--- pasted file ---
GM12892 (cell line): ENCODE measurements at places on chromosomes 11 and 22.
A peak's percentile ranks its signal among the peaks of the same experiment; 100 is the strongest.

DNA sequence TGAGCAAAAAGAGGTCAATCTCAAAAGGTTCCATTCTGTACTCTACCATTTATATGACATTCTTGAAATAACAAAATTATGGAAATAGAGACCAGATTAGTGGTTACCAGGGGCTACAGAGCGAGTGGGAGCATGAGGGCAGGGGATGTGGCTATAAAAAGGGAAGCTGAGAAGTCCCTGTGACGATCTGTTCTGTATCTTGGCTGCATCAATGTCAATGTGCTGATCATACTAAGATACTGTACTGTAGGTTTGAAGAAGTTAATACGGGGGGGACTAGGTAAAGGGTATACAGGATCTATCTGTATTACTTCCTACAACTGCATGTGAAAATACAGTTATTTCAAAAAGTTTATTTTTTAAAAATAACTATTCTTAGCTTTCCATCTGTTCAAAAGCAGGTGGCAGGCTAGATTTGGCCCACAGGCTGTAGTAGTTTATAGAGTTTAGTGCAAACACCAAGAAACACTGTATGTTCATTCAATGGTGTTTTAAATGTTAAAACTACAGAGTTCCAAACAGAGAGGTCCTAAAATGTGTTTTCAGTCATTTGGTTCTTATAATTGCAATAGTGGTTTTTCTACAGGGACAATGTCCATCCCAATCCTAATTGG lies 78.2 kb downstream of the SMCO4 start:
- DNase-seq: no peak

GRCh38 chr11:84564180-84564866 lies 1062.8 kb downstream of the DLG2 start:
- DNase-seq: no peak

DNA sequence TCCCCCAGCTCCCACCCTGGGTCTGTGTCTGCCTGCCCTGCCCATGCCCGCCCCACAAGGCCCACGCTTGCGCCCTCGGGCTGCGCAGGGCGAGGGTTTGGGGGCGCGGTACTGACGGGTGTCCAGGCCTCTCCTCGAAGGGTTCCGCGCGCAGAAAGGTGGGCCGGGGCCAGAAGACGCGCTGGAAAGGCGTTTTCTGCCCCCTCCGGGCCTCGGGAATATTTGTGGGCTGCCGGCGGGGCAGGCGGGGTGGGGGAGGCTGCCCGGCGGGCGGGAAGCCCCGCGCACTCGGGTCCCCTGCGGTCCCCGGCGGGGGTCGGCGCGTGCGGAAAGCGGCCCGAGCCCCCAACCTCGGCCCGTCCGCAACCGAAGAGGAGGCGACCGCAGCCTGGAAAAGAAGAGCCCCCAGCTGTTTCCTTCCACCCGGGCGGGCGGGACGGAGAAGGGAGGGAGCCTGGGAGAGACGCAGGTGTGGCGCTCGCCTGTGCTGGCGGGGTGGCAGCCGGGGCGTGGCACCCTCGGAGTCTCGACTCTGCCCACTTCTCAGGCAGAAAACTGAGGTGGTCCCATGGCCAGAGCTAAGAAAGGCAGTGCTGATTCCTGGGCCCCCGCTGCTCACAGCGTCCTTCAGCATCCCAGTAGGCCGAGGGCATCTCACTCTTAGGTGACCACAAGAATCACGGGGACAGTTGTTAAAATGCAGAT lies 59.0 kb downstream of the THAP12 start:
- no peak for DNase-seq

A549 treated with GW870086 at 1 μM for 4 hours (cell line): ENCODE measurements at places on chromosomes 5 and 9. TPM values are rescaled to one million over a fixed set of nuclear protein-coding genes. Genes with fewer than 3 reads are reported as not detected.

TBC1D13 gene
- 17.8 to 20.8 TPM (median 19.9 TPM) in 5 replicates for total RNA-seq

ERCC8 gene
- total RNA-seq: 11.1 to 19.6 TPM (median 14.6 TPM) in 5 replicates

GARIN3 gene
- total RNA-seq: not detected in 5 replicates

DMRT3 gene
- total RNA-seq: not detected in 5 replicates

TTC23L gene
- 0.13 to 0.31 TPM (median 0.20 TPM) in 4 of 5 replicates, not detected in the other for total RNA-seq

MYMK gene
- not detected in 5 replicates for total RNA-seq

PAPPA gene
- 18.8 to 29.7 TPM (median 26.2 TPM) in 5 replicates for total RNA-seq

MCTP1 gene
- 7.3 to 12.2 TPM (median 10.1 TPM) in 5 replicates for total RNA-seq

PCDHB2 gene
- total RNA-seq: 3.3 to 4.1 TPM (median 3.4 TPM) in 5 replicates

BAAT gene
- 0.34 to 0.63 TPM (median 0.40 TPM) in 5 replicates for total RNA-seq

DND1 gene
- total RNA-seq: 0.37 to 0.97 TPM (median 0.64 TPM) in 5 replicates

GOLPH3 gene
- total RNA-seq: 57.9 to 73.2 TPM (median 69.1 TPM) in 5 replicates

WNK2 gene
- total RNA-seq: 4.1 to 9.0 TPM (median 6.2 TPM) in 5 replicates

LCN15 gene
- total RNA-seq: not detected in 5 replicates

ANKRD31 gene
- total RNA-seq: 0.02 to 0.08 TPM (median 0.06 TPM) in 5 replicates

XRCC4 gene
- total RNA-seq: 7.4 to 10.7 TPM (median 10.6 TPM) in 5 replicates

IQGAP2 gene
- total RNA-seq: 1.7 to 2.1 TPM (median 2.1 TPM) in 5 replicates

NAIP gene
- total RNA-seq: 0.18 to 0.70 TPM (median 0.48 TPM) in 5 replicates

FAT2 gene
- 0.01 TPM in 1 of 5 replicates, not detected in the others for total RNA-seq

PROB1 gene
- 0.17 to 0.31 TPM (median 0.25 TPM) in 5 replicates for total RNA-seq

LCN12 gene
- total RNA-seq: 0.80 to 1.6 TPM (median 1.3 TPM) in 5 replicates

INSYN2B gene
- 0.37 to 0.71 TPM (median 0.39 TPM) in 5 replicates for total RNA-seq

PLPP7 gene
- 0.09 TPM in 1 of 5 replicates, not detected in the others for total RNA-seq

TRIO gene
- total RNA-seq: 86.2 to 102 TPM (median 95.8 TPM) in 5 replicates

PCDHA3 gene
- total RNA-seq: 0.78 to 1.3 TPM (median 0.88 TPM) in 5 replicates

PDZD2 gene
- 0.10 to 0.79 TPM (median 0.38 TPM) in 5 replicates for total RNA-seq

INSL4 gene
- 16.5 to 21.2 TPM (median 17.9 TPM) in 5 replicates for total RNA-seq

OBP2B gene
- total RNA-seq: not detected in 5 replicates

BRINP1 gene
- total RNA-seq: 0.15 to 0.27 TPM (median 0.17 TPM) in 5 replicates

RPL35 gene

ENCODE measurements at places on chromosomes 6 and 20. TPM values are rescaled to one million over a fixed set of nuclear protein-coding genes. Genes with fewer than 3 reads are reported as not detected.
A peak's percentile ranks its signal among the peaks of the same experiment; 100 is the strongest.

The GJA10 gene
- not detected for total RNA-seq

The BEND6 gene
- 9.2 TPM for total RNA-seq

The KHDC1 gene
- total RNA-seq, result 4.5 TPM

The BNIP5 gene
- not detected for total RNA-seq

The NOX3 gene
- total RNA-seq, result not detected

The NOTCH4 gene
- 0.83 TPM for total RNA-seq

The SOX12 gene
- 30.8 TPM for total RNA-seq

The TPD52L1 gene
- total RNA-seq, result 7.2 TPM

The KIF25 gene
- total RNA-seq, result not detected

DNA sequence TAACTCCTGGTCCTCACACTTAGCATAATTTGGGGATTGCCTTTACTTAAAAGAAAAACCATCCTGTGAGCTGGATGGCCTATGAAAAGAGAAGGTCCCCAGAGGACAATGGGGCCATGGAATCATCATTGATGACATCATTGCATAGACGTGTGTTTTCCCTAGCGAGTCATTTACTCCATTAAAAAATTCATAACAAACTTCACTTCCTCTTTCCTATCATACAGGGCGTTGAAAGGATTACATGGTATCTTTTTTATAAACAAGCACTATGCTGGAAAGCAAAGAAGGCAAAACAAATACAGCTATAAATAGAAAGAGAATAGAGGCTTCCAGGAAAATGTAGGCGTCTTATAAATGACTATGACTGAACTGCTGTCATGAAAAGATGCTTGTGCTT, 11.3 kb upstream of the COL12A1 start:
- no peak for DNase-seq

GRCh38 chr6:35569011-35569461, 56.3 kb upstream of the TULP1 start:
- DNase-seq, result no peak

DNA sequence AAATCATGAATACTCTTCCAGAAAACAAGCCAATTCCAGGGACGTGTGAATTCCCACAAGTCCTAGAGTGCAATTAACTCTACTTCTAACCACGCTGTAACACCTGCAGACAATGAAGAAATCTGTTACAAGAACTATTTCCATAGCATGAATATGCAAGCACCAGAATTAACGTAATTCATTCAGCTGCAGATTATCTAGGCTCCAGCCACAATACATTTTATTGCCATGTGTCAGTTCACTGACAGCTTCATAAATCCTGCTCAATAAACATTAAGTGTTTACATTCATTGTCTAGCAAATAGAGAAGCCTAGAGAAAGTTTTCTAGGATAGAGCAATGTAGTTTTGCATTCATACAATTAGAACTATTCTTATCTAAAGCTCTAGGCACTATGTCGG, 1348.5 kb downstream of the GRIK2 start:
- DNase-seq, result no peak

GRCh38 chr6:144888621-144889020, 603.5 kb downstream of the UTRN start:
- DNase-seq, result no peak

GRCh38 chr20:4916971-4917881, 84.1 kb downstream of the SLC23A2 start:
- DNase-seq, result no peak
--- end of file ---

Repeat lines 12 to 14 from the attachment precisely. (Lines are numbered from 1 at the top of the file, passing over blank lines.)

ERCC8 gene
- total RNA-seq: 11.1 to 19.6 TPM (median 14.6 TPM) in 5 replicates

GARIN3 gene